gluten free diet
mary

By Mary Frances

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10 Strategies to Lower My Grocery Bill – Part 2

February 11, 2008 - Shopping Carts

This is the second in a two part post on minimizing your grocery bill while eating a gluten free diet. If you’d like to share your best grocery shopping tips, or commiserate on the price of groceries, please leave a comment and join in the discussion.

6. Set a maximum $/pound.
When I shop I try to only buy food that is less than $1.99/lb. For me this has been a pretty easy strategy because I tend to shop around the edges of the grocery store, where most products are sold by the pound. Think produce and meat (well not meat for us, but you get the idea). If I find a great deal on a food that will store well (like potatoes) I stock up. Otherwise I just try to keep in mind the foods that are usually under my price limit and plan meals around them.

7. Shop from your pantry.
Before I even sit down to plan my weekly menu, I peruse the pantry, refrigerator and freezer to see what foods I have on hand. Usually I find that there is some sort of produce that needs to be used, or a pantry staple that has been lingering in the cupboard. These items become the foundation of of my menu for the week to ensure that I’m using what we have and not buying food we don’t need.

8. Do your own food prep.
In short, the more that fresh foods are processed the more they cost – boneless, skinless chicken breasts cost more per pound than a whole chicken. So, if you want to reduce your grocery costs, start prepping your own food.

Before we switched to a vegetarian diet I would often buy large packs of bone-in chicken breasts and then spend 30 minutes or so deboning all of them and packaging them for the freezer. It’s not a fun job, but it’s not really that difficult and it saves money.

Produce, on the other hand is something that I don’t mind prepping. In fact it’s sometimes fun to whack a big chef’s knife into a head of cabbage.  Food prep is a learned skill, and the more you practice the faster you’ll get.  Check the Lessons Index for a few lessons on veggie prep.

9. Drink more water; eat healthier snacks.
Okay, this one may be tough. Stop spending money on food that is bad for you.  My philosophy on this is that my grocery dollars are precious and they need to provide as much nutrition as possible. We have almost completely eliminated junk foods and sweets from our diets. If we do have them, we make them at home.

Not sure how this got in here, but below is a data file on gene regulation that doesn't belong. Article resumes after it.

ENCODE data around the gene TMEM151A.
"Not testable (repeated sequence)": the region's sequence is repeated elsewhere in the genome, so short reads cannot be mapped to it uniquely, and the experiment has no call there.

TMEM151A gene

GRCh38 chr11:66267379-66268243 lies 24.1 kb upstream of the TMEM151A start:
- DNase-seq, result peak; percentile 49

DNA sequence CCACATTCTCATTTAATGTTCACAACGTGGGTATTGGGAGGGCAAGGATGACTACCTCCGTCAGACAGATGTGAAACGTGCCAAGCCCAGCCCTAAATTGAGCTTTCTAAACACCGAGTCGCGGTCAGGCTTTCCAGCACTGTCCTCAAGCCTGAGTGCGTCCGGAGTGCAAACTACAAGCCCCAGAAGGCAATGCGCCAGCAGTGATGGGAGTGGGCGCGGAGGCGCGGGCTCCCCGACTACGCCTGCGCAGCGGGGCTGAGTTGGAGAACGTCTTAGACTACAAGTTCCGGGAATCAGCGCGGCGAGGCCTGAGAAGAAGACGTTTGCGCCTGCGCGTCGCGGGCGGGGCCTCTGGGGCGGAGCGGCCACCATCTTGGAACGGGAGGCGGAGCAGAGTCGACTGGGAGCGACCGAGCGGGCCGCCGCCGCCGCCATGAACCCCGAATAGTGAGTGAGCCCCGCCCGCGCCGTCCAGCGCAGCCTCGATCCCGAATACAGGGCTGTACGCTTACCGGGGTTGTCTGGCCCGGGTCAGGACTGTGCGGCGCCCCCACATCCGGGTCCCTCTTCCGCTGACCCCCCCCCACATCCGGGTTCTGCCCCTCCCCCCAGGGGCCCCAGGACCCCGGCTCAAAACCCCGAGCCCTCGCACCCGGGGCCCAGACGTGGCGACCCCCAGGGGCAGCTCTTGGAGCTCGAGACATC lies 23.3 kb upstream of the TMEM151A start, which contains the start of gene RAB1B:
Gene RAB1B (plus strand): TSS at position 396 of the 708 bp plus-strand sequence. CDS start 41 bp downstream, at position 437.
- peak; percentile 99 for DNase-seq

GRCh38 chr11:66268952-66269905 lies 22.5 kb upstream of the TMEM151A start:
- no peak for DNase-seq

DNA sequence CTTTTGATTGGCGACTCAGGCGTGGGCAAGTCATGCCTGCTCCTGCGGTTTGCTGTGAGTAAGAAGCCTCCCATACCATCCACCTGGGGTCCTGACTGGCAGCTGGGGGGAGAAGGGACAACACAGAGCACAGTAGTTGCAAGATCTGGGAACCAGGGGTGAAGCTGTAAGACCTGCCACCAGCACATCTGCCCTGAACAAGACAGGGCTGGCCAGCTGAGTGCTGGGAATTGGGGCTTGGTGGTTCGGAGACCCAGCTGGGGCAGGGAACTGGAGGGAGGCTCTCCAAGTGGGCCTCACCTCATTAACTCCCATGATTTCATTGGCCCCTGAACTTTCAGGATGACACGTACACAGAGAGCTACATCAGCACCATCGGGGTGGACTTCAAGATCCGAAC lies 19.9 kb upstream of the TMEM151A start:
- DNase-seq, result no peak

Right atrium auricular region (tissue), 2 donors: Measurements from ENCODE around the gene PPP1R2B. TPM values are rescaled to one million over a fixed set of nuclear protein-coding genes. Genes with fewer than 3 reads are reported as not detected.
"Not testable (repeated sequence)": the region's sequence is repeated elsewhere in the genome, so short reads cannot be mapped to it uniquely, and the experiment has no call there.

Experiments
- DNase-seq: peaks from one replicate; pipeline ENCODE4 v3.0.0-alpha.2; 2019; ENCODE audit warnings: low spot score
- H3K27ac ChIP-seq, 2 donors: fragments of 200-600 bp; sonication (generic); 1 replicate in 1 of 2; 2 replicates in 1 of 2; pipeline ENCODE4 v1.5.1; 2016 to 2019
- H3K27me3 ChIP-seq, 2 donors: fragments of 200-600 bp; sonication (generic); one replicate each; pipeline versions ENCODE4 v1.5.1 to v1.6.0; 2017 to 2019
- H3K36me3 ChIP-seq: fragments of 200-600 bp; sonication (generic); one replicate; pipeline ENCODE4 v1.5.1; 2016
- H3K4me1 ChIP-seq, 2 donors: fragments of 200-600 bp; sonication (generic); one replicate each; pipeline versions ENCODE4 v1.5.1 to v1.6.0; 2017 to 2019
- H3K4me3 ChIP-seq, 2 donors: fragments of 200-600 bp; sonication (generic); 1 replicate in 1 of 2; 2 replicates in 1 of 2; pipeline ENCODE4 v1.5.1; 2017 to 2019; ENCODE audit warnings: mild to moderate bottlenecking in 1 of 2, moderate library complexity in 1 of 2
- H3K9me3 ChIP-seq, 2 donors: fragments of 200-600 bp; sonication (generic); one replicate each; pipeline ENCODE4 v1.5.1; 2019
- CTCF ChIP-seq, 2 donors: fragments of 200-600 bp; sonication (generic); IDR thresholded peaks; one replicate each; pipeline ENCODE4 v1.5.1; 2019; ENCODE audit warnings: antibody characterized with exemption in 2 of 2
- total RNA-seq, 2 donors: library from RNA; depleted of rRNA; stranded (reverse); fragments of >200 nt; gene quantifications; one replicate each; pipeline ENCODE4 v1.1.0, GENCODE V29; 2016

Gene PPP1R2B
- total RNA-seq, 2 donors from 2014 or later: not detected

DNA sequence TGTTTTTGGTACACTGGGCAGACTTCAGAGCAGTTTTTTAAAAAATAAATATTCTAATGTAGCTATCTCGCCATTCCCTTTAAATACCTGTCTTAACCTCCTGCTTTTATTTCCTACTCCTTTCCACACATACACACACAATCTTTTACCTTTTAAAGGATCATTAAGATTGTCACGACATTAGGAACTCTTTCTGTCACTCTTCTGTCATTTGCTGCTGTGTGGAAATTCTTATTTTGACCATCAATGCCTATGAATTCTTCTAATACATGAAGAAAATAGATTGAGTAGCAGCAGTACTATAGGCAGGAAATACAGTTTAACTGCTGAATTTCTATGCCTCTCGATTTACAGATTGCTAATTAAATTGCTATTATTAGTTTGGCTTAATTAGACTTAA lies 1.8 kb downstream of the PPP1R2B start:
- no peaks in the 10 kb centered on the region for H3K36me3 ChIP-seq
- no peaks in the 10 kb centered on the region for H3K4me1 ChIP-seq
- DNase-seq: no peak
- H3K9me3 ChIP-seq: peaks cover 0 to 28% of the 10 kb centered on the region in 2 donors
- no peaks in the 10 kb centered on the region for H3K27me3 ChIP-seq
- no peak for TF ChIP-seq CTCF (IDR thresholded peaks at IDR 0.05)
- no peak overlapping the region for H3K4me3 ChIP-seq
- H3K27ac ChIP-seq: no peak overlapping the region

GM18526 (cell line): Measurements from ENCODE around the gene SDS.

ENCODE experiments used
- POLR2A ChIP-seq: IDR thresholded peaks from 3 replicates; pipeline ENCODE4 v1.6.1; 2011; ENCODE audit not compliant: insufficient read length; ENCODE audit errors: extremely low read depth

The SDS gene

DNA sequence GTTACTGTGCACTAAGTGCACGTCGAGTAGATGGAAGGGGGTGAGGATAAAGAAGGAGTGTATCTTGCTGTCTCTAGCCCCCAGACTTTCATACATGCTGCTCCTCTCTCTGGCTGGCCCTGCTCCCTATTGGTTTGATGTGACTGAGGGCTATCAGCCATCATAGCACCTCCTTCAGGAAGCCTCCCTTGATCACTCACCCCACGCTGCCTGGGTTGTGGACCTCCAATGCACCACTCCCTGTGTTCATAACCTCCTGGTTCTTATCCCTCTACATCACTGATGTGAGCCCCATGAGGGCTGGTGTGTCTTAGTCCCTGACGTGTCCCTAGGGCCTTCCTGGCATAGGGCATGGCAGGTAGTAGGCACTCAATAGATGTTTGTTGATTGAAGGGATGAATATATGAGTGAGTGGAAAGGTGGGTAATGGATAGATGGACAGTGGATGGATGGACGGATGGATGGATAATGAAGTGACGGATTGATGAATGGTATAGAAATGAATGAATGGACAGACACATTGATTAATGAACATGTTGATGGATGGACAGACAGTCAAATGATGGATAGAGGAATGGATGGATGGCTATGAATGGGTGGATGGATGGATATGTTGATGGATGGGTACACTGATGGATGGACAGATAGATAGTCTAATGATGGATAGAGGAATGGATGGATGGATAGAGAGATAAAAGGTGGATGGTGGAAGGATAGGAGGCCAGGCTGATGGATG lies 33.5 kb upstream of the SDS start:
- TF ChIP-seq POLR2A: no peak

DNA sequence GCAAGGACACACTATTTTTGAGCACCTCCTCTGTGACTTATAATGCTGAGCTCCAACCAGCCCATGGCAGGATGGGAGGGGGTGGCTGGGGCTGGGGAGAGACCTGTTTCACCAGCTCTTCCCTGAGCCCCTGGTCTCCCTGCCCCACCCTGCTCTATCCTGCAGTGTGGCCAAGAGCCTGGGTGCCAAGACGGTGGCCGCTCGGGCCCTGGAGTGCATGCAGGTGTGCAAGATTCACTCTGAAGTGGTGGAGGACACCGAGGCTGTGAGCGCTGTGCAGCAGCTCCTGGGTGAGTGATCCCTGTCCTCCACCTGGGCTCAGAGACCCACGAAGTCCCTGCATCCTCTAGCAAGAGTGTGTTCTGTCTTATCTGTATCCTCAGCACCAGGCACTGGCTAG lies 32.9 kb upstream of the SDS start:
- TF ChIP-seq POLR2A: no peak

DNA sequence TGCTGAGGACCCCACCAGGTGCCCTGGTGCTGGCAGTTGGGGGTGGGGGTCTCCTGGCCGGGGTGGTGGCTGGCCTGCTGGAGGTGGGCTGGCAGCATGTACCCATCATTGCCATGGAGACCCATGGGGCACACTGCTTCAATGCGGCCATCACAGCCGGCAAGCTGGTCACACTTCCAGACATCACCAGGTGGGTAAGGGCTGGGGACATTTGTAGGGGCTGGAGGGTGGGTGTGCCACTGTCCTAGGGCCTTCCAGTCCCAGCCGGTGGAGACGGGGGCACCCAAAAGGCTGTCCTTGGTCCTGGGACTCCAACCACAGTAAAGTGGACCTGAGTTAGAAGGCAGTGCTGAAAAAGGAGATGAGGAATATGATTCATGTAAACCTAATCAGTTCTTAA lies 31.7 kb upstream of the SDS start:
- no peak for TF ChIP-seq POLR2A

Not eating junk food is a habit that we worked on over time. If you try to cut it out overnight you’ll probably feel deprived and discouraged. Instead we eliminated things from our diet as we were ready to give them up. For instance I stopped eating ice cream when dairy foods started causing a lot of tummy issues. Other items fell out of our diet when we went gluten free or vegetarian and we’ve just never bothered to replace them.

We are currently working towards reducing our chip and beer consumption. Instead of chips we  are using more fresh veggies for dipping and we’re trying to figure out how to bake tortilla chips in the oven.

10. Eat less meat and dairy.
I have to admit that before we switched to a vegetarian diet, I wouldn’t have liked this idea. I associated vegetarian meals, especially those filled with beans, with poverty. I also couldn’t imagine that beans could taste good since they never had in my experience.

Now that we’ve been vegetarian for almost 18 months I completely disagree with myself. The main reason that we decided to stick with a vegetarian diet after we completed a 30-day trial was that the food was so much more flavorful than what we were accustomed to.

All that said, beans and tofu are much cheaper than meat.  Even if you just eat vegetarian for a few days a week you should see some cost savings.  Be adventurous and explore some new recipes and you might just surprise yourself.

I should caveat this by saying that soy and rice based dairy products are usually more expensive than cow based. We still eat cow cheese and sour cream, but we have greatly reduce the amount of these foods in our diet. Over time our taste buds have adjusted and we find it easier to use smaller amounts.

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